A year ago, I had the luxury of a three-month sabbatical. In addition to studying, I spent some time with a friend in the Nuxalk community of Bella Coola. Besides seeing an incredibly beautiful part of the province I hadn’t visited before, I was able to glimpse a little of the sustaining spirit of the Nuxalk people who have inhabited that valley for uncounted generations. While I was there, my friend and I participated in a suicide-awareness walk with students from the local school. I treasure a particular memory of watching four young men, arms around each other, walking together through the community – three younger boys, all wanting to be in physical contact with an older boy, a brother or cousin maybe, he willingly acquiescing; kibitzing, teasing a little, but mostly, obviously and intentionally being there for them.
I also remember the huge whiteboard on the front of the community hall where young people had written comments to encourage one another. In large letters was the Nuxalk word Iixsatimutilh, meaning, at least roughly – We are Medicine for each other. That’s what I saw in the casual, authentic connection between the four young men and between other groups of young people on the walk – people learning to be medicine for each other.
Two thousand years ago people noticed the same thing about a man called Jesus. “Why does your teacher eat with tax collectors and sinners?” they asked his followers. Jesus replied, “Those who are well have no need of a physician, but those who are sick. Go and learn what this means, ‘I desire mercy, not sacrifice.’” (Matthew 9:9-12)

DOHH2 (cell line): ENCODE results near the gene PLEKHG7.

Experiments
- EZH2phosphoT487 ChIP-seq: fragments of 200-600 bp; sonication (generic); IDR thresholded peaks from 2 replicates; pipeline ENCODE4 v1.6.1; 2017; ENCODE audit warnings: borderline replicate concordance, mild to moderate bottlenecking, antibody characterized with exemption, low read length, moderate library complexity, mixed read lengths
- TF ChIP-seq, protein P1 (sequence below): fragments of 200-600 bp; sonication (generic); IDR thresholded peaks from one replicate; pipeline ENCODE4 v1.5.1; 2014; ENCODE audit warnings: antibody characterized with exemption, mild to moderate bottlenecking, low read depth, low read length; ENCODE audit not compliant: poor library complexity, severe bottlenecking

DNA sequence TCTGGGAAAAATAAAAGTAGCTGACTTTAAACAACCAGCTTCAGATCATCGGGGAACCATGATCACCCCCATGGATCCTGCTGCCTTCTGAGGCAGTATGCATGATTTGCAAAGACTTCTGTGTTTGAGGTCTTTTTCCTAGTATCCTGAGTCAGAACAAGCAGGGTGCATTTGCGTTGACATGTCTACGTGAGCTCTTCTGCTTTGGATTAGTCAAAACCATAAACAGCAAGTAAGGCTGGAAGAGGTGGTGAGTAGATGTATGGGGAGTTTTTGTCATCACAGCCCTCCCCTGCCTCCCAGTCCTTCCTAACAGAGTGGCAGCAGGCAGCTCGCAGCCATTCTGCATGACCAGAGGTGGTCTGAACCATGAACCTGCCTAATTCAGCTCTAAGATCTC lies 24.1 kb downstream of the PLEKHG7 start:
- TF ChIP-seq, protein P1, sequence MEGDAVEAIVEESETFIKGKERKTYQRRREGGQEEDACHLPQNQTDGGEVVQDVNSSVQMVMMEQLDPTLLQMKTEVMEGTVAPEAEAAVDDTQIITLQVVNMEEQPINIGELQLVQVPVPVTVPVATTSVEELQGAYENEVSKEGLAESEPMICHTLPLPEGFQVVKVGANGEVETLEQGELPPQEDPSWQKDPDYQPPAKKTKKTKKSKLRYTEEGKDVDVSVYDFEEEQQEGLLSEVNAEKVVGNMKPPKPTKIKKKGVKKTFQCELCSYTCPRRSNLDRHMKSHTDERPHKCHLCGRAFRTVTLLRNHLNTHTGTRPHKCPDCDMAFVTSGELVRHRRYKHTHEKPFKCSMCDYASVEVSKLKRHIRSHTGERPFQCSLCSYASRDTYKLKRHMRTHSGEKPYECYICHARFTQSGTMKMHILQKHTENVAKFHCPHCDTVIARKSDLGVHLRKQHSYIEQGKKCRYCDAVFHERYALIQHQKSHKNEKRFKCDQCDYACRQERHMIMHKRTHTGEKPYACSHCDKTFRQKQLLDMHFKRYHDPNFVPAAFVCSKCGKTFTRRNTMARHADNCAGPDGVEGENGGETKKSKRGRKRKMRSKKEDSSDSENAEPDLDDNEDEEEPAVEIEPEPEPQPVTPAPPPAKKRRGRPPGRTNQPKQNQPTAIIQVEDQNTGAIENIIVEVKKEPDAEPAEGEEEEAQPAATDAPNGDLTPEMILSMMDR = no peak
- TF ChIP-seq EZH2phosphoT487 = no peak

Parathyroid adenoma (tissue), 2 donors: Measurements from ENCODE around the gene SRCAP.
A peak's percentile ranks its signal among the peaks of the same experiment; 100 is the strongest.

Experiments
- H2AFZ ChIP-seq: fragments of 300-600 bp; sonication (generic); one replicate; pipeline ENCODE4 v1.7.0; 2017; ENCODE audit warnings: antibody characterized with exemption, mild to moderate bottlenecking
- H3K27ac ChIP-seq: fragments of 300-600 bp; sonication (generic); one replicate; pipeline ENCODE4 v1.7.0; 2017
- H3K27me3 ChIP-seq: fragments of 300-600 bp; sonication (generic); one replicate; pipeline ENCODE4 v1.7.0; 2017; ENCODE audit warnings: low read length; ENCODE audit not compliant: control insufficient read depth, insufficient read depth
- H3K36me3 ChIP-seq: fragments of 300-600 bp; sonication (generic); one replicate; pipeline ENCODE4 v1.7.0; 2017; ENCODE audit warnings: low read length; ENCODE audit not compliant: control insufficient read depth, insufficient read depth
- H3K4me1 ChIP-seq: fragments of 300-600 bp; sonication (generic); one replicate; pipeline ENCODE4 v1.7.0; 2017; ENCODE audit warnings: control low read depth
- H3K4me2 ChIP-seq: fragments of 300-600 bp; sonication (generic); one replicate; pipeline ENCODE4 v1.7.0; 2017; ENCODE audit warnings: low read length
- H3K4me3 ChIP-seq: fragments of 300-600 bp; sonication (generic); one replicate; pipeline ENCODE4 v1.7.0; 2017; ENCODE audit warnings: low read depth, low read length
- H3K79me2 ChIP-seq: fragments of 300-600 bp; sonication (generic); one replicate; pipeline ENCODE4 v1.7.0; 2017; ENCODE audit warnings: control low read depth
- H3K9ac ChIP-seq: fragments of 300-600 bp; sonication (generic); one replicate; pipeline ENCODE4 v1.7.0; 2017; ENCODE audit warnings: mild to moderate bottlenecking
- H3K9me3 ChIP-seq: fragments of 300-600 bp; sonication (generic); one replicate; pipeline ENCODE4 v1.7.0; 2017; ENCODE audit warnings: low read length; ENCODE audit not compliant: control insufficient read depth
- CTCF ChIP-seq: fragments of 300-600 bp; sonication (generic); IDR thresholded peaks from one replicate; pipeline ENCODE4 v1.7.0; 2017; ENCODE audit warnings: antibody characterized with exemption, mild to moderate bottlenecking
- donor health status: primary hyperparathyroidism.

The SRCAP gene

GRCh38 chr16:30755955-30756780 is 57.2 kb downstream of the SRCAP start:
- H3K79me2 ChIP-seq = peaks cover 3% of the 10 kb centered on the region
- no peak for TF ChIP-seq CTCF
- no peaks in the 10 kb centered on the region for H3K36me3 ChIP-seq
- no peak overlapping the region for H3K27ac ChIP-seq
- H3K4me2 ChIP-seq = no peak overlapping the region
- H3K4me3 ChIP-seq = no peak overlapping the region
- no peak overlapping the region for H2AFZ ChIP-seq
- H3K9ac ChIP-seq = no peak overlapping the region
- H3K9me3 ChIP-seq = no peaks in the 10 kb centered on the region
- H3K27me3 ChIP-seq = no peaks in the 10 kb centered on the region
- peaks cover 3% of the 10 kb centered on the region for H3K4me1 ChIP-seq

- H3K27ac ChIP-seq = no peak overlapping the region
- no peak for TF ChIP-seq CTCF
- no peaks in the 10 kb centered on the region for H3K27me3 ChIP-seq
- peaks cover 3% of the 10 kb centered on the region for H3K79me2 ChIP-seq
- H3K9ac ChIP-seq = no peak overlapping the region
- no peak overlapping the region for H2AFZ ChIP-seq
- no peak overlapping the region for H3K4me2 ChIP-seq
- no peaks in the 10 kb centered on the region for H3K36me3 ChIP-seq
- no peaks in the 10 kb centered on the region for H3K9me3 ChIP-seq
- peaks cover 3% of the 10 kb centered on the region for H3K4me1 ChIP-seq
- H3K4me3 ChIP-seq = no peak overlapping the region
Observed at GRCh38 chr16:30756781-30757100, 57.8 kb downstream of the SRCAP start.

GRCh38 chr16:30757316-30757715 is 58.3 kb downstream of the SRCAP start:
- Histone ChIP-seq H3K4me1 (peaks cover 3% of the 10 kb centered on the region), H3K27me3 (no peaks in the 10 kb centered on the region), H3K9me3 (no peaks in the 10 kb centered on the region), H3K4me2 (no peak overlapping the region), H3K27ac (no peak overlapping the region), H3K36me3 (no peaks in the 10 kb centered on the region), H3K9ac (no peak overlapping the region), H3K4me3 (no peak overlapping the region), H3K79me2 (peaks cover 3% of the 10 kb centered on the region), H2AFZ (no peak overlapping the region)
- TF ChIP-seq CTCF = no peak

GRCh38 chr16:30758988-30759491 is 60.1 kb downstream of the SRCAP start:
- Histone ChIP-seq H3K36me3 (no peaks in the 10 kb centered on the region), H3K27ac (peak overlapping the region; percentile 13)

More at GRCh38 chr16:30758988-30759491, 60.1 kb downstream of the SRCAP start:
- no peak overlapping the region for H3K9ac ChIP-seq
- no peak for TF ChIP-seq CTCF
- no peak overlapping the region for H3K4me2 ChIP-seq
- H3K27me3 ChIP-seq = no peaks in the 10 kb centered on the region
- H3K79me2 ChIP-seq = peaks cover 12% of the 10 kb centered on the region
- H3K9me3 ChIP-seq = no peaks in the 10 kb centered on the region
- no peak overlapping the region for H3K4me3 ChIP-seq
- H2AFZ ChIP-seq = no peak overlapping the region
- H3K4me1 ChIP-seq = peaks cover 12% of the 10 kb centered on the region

Better yet, those who grow up nurtured and loved and respected are already well on the way to not getting sick in the first place. The preventative medicine we can be for one another may not cure a pandemic, but it can surely put us on the road to recovery. With infection rates of Covid-19 rising daily and drug poisoning deaths of over 170 a month in BC, with homeless encampments sprouting up in parks all over, it’s easy to see the need for strong medicine.
What do we need for this transformative way of thinking and being in relationship? Mary Jo Leddy, in her wonderful book Radical Gratitude, says: “In order to criticize the realities of our nation or culture we must be rooted in a beloved community…This could be a plot of land, but it can also be a set of streets, a neighbourhood, a place of worship, a community of commitment…here we find the courage to be critical of our culture, because we know how much we love it.” Can you imagine a place like that? I can. I saw it during the rally for Black Lives Matter at City Hall, at the vigil for Chantel Moore at the Legislature. I see it at churches distributing fresh fruit and vegetables on the street on a Monday evening, at the synagogue’s online panel on Racial Justice. I see it at cultural events at the mosque and in the signs promoting justice and right relationships in front of my home congregation. I see it at healing events at Songhees Wellness Centre, at the Gurdwara, at sweatlodges and potlatches and in my colleague offering smudging ceremony on the street in front of Our Place. As long as we choose to see one another as disposable, as “acceptable losses in the great cultural scheme of things” we will never understand the meaning of mercy or compassion. We are all in need of healing. And we can all be medicine for each other.
Rev. Julianne Kasmer is part of the Spiritual Care Team at Our Place Society.
You can read more articles on our interfaith blog, Spiritually Speaking, HERE
* This article was published in the print edition of the Times Colonist on Saturday, Sept 18th 2020
Photo by Jude Beck on Unsplash